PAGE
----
M2M to Acquire KNOVA

M2M Holdings has signed an agreement to acquire CRM provider KNOVA Software, in an all cash transaction valued at approximately US$47 million. The deal is expected to close at the end of the first quarter of 2007, subject to approval by KNOVA shareholders.

KNOVA provides a niche CRM application called Intelligent Customer Experience, which leverages adaptive search, guided selling and knowledge management functionality in the platform. Its customers include AOL, Ford, HP, Novell, McAfee and H&R Block.

Integrating With Onyx

According to M2M, which acquired Onyx earlier this year, KNOVA’s features are complementary to the mid market CRM vendor and will integrate easily.

“Leveraging Onyx’s leading service-oriented architecture and KNOVA’s existing application programming interfaces for customer relationship management integration, the two products can be quickly integrated with one another using Web services,” Jeff Tognoni, CEO of M2M Holdings said.

“In a short period of time, Onyx customers will be able to seamlessly enhance their application with sophisticated tools for the contact center, as well as with powerful Web-based self-service,” he said.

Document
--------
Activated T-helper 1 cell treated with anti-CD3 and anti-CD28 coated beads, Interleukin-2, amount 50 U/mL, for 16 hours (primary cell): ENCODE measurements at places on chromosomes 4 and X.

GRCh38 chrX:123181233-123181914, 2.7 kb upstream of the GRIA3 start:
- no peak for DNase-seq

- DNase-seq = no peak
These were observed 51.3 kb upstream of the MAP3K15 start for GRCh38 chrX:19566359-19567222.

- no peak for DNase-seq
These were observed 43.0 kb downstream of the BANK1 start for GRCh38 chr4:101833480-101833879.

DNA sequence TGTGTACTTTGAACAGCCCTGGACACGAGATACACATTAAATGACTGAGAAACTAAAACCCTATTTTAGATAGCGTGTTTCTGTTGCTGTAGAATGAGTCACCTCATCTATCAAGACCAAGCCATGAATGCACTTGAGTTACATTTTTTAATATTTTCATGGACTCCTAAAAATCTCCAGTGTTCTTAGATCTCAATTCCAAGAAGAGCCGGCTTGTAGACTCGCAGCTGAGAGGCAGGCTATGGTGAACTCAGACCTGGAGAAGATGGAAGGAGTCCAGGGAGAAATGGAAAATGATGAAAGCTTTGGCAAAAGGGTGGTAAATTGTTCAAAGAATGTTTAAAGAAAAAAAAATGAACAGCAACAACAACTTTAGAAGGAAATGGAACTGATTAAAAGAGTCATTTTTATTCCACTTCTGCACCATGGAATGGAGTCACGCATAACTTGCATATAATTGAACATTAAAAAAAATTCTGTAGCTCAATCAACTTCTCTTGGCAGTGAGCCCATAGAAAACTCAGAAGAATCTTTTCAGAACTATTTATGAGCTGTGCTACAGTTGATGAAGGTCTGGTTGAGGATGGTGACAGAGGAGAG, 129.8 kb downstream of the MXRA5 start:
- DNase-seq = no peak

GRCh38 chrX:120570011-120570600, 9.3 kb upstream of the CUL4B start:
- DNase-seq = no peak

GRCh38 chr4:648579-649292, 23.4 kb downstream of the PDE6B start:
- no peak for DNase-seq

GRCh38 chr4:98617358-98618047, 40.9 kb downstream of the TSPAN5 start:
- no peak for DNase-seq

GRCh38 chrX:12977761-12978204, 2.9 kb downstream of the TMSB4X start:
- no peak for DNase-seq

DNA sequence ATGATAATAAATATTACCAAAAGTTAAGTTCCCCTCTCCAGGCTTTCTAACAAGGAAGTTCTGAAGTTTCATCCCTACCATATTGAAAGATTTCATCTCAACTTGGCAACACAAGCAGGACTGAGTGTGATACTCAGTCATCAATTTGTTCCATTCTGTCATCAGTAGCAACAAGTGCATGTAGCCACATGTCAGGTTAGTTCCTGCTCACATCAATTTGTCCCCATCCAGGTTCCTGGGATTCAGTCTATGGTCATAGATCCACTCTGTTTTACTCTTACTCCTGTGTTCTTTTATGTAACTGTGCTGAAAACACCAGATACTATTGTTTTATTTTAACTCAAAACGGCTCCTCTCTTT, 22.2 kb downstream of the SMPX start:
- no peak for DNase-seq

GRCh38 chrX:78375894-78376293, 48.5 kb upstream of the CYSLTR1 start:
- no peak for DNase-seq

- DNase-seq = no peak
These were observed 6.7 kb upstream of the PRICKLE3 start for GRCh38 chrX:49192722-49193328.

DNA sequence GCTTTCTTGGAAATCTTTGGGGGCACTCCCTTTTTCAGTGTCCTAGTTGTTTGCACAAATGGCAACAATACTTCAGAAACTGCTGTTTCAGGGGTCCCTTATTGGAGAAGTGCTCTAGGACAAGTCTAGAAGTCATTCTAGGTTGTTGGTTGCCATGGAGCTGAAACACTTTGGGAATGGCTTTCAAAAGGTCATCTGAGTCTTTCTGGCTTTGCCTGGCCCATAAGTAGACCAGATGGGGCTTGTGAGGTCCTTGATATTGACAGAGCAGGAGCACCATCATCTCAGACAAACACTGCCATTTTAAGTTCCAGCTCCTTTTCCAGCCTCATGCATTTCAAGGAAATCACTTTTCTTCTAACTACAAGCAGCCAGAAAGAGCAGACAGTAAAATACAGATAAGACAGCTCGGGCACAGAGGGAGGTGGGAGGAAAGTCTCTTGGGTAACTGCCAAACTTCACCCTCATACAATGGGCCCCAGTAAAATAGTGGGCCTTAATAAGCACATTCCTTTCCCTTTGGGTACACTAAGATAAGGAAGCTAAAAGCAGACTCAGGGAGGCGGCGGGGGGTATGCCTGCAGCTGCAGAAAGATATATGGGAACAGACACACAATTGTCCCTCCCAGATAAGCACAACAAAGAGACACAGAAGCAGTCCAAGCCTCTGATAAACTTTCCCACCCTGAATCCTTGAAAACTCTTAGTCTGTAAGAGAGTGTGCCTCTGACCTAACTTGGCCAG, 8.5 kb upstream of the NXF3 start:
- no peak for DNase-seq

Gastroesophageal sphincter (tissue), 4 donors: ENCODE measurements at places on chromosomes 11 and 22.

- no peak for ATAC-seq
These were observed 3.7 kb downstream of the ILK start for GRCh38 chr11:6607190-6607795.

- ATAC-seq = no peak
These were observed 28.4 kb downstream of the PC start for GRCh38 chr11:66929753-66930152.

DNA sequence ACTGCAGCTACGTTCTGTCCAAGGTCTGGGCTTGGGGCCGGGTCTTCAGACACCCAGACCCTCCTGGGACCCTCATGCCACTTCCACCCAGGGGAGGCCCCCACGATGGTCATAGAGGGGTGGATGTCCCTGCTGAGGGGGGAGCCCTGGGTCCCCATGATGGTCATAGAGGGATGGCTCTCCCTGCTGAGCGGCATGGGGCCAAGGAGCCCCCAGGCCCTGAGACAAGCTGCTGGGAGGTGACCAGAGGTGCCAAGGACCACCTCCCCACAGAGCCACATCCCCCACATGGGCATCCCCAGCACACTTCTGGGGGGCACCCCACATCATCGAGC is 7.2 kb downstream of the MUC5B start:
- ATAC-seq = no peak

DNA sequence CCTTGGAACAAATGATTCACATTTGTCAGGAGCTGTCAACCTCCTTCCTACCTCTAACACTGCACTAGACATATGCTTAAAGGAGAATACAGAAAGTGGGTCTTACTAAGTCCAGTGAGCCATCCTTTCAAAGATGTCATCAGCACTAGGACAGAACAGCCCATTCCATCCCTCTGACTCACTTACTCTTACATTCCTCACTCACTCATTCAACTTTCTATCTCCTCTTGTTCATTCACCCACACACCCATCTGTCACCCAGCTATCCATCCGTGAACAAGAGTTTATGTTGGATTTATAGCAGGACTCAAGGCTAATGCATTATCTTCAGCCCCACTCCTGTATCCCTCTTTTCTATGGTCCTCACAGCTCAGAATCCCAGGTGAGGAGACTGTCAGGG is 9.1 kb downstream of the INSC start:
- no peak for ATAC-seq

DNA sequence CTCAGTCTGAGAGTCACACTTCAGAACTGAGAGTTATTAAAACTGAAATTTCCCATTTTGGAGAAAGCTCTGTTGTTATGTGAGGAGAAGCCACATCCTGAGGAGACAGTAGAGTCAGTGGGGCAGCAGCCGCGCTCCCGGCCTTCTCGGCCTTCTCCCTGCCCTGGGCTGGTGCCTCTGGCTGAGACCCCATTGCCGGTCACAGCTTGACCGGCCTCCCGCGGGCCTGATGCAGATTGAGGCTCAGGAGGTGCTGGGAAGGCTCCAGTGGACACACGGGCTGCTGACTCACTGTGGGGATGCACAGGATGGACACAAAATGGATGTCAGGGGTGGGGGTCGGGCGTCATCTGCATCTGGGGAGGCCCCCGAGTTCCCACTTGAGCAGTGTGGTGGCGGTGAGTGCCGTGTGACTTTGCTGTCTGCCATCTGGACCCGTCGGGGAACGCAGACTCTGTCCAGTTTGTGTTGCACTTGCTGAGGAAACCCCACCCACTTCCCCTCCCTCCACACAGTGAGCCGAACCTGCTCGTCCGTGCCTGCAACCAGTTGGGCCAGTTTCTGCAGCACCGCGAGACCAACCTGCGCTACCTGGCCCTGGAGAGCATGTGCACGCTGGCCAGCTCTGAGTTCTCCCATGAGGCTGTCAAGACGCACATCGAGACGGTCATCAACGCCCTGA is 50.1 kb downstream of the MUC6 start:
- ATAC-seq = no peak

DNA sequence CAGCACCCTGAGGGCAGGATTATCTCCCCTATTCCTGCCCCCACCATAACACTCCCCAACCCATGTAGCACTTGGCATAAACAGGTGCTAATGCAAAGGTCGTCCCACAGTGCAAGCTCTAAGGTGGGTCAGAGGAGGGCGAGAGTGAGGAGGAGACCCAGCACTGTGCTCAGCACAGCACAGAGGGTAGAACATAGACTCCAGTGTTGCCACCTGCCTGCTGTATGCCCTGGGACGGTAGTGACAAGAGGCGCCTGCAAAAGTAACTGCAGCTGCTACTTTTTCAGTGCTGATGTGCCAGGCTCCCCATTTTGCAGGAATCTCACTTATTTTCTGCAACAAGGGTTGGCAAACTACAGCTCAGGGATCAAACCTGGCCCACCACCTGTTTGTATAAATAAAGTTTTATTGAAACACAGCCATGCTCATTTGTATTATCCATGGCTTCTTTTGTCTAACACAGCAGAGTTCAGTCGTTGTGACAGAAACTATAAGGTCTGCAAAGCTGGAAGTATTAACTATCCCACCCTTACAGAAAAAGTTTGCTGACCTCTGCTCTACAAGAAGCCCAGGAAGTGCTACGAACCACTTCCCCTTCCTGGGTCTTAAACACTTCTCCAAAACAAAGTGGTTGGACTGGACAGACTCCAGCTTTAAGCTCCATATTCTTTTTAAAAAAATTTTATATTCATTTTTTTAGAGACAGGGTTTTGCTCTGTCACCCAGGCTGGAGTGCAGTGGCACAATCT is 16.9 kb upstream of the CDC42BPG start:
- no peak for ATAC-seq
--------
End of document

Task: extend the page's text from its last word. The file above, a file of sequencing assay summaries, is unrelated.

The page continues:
In general, it appears to be a good strategy for the firms, Rebecca Wettemann, vice president of Nucleus Research, told CRM Buyer. “Adding self-service capabilities to Onyx’s technology portfolio will give M2M a more complete CRM offering; there’s likely some upsell opportunities for KNOVA in Onyx’s customer base too,” she explained.

That said, the challenge for any vendor building by acquisition is in showing that the whole is greater than the sum of its parts. “The litmus test will be if M2M can deliver referenceable customers that are getting value from both solutions,” she added.

Crowded Middle Market

This may be difficult to achieve because the customer bases are skewed, suggested Marchai Bruchey, CMO of Kana. She noted that KNOVA was sold primarily into the enterprise space while Onyx was a pure mid market play.

Kana competed occasionally with KNOVA, Bruchey told CRM Buyer, but does not view it as a direct competitor, especially as it readies to launch a full on demand suite for the mid market in January.

The company has already launched a few on demand point applications, such as e-mail marketing management, according to Bruchey. In January, Kana plans to roll out an entire CRM suite incorporating these point applications and adding knowledge center and contact center functionality to the mix.

“There may be some opportunity for the KNOVA application in the mid market,” she conceded. “However I think this space is moving more and more towards on demand. That is where the growth is,” Bruchey concluded.

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